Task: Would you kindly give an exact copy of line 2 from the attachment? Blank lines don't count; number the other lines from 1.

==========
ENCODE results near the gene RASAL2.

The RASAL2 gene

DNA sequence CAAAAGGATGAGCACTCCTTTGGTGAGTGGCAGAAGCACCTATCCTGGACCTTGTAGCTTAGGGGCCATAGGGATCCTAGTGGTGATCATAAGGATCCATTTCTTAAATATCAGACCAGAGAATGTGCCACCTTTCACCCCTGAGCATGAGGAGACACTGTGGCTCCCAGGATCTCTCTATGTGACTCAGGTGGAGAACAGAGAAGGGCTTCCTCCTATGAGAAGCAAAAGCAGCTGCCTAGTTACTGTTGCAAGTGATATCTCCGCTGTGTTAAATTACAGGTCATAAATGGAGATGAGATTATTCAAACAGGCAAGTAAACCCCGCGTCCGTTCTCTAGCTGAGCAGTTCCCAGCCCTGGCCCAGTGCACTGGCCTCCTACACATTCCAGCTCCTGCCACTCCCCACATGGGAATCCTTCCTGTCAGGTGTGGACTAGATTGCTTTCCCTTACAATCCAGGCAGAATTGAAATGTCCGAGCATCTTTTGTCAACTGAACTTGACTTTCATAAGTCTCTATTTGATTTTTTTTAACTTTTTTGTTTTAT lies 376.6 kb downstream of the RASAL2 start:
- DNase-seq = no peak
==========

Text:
The RASAL2 gene